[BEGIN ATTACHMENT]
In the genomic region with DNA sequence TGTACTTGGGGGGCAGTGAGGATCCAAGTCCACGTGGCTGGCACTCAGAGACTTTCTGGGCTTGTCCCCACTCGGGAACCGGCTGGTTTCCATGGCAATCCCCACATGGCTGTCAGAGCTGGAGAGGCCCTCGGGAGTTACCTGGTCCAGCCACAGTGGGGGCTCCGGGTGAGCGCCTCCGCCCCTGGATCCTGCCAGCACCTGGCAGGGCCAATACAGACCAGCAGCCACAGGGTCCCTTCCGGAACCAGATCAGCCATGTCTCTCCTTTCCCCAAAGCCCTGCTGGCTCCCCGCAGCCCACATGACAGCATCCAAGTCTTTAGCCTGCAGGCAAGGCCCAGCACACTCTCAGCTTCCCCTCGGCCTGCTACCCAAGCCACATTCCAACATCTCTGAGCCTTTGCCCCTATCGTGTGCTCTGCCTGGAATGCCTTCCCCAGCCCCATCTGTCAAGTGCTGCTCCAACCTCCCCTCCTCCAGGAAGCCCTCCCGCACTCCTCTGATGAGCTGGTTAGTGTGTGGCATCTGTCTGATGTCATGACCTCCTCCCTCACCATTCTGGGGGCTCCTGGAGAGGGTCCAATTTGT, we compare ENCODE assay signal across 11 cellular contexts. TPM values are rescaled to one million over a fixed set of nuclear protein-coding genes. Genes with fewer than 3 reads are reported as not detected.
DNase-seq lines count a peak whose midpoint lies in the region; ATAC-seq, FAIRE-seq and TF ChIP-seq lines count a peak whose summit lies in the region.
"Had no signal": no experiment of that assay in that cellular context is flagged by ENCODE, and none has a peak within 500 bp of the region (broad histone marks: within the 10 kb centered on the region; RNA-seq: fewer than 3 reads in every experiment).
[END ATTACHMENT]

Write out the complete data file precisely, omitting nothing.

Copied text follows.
In the genomic region with DNA sequence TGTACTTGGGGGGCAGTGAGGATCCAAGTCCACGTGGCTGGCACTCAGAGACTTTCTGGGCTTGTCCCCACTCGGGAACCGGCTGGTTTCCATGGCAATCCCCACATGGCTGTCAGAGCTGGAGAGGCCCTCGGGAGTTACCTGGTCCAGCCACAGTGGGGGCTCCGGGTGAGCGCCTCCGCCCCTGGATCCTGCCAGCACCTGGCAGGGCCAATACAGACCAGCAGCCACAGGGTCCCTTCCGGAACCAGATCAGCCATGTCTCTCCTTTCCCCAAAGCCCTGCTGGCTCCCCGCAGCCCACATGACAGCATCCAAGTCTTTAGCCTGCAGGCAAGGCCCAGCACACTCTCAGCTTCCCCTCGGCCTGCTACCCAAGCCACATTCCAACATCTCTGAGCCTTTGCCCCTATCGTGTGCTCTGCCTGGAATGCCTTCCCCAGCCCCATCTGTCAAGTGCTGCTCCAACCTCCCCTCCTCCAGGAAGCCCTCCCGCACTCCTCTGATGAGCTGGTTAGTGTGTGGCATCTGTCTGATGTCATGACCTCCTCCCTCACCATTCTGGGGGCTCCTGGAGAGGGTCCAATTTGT, we compare ENCODE assay signal across 11 cellular contexts. TPM values are rescaled to one million over a fixed set of nuclear protein-coding genes. Genes with fewer than 3 reads are reported as not detected.
DNase-seq lines count a peak whose midpoint lies in the region; ATAC-seq, FAIRE-seq and TF ChIP-seq lines count a peak whose summit lies in the region.
"Had no signal": no experiment of that assay in that cellular context is flagged by ENCODE, and none has a peak within 500 bp of the region (broad histone marks: within the 10 kb centered on the region; RNA-seq: fewer than 3 reads in every experiment).